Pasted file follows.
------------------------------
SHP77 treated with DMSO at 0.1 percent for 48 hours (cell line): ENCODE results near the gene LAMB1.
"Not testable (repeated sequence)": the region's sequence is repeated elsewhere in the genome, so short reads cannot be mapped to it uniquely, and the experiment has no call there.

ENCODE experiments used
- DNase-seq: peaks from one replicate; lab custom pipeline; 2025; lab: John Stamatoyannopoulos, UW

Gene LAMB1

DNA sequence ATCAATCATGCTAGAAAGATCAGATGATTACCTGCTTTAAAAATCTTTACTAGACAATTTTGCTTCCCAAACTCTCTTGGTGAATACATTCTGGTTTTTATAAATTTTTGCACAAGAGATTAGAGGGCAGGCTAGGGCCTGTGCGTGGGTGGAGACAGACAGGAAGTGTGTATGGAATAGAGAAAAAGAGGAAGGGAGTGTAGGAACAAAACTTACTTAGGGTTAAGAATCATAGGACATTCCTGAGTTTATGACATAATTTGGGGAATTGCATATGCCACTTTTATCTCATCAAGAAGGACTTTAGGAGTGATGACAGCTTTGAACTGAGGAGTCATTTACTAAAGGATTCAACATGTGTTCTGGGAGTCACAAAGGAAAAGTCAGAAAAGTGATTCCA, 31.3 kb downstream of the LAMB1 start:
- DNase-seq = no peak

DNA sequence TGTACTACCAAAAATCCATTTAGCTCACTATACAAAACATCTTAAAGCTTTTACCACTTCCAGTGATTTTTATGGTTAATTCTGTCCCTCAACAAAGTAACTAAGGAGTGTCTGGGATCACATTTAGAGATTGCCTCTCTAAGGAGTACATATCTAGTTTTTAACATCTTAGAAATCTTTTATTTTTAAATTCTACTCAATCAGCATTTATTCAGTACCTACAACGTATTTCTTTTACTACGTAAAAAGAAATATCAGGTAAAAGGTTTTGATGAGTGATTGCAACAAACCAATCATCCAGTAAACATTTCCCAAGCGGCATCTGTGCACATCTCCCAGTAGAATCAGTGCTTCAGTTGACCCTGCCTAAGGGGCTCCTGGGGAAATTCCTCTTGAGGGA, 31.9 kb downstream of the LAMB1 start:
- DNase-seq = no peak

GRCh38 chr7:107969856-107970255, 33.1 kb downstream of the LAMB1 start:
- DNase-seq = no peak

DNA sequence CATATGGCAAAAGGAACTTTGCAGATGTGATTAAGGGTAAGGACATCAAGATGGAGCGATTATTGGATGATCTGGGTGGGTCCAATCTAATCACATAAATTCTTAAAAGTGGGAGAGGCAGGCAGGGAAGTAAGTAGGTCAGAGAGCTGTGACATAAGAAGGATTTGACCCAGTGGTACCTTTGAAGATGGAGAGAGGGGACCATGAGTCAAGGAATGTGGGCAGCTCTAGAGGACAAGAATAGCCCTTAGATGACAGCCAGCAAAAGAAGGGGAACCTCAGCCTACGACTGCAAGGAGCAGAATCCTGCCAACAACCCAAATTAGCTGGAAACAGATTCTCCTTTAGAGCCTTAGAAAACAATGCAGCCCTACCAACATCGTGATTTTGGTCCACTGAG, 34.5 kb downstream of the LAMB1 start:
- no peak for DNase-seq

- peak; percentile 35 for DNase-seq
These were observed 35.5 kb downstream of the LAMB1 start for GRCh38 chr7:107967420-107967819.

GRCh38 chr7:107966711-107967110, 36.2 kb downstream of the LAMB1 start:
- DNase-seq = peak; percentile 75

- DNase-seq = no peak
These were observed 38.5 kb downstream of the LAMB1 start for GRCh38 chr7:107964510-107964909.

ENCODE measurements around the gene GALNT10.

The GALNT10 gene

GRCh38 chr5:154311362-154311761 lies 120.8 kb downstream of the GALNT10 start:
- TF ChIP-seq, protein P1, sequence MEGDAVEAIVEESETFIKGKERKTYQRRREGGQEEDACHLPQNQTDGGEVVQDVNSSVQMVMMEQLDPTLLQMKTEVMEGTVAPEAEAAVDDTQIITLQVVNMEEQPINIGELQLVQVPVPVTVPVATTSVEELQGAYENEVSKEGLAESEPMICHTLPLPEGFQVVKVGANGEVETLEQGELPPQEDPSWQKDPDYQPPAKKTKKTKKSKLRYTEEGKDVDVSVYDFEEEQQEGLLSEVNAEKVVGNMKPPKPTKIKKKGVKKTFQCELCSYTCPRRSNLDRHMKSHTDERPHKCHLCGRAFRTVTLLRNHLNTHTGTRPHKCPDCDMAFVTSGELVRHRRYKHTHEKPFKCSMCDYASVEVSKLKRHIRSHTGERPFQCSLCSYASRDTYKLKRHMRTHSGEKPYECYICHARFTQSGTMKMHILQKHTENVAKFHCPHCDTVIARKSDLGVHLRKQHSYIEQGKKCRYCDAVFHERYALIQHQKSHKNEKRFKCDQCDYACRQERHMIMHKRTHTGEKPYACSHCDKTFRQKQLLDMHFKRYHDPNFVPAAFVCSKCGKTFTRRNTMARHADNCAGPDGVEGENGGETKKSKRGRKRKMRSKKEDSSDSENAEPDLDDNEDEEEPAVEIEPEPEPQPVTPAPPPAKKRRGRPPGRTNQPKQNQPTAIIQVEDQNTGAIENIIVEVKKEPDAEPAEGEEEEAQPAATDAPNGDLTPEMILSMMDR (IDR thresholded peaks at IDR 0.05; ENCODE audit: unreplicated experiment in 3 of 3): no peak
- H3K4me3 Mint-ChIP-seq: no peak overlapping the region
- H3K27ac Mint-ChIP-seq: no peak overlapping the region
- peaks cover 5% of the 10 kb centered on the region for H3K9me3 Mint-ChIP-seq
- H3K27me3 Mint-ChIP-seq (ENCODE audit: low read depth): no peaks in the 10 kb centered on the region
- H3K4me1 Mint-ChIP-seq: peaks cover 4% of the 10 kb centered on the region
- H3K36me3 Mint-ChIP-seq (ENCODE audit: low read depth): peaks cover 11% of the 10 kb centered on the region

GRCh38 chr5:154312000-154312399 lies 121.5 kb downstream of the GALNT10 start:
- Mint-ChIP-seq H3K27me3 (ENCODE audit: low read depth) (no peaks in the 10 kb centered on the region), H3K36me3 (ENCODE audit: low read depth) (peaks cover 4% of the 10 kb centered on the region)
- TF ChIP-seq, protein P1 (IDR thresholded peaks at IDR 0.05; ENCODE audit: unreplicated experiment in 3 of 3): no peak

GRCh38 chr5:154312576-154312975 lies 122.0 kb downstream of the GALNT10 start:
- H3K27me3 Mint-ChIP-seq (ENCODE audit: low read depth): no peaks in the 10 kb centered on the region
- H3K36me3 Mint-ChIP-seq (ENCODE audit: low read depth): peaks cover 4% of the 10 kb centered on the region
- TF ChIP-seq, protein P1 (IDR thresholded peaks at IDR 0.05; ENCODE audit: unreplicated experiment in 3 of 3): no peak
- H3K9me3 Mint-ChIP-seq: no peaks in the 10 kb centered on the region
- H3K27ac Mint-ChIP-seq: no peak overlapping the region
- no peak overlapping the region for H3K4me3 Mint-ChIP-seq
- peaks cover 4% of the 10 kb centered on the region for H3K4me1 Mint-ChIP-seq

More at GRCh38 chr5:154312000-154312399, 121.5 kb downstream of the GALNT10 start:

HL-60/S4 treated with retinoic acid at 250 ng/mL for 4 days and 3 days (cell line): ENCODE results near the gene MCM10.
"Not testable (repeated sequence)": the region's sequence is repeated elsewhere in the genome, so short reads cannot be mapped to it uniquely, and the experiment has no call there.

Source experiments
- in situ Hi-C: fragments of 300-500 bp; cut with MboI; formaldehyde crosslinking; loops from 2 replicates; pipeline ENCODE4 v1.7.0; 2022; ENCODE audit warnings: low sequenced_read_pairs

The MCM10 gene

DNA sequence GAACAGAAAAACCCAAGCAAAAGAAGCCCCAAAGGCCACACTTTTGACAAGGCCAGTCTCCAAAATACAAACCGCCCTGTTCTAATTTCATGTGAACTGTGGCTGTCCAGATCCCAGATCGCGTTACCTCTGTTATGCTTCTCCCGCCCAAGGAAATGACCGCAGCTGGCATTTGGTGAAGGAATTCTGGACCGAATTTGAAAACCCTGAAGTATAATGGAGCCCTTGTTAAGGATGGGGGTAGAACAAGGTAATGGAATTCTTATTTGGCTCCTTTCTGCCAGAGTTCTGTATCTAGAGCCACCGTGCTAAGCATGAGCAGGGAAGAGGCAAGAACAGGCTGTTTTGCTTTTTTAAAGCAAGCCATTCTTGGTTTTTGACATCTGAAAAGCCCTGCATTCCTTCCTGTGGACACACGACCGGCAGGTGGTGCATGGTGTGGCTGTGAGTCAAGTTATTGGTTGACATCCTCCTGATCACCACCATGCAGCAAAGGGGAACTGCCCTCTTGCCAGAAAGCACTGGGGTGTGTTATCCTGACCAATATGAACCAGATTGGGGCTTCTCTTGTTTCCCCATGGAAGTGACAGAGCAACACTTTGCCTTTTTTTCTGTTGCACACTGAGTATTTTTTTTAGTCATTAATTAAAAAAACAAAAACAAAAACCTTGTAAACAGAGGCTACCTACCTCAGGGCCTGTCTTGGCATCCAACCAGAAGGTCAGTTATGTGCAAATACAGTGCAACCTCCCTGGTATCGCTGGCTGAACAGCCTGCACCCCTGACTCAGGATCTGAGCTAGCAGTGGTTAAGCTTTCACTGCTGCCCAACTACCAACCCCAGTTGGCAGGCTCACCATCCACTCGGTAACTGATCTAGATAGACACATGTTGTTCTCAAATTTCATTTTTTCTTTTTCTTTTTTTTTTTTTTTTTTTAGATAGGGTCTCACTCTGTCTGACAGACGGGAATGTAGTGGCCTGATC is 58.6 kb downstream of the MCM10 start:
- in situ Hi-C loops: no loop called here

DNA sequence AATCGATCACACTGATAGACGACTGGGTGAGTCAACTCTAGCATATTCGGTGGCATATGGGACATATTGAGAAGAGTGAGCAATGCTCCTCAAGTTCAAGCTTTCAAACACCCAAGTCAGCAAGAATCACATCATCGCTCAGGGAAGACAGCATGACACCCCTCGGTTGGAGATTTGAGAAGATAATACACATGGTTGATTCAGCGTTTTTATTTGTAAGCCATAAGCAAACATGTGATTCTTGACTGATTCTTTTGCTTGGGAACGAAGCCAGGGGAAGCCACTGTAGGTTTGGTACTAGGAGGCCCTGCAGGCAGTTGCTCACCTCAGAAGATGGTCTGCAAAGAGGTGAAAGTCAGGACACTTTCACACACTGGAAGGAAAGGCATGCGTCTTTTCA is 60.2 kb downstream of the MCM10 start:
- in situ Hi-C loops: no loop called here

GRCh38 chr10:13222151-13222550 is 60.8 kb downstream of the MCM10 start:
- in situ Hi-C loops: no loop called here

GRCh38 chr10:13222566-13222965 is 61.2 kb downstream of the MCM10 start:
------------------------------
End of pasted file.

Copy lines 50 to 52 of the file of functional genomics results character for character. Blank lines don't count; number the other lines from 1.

- in situ Hi-C loops: no loop called here

GRCh38 chr10:13222151-13222550 is 60.8 kb downstream of the MCM10 start:
- in situ Hi-C loops: no loop called here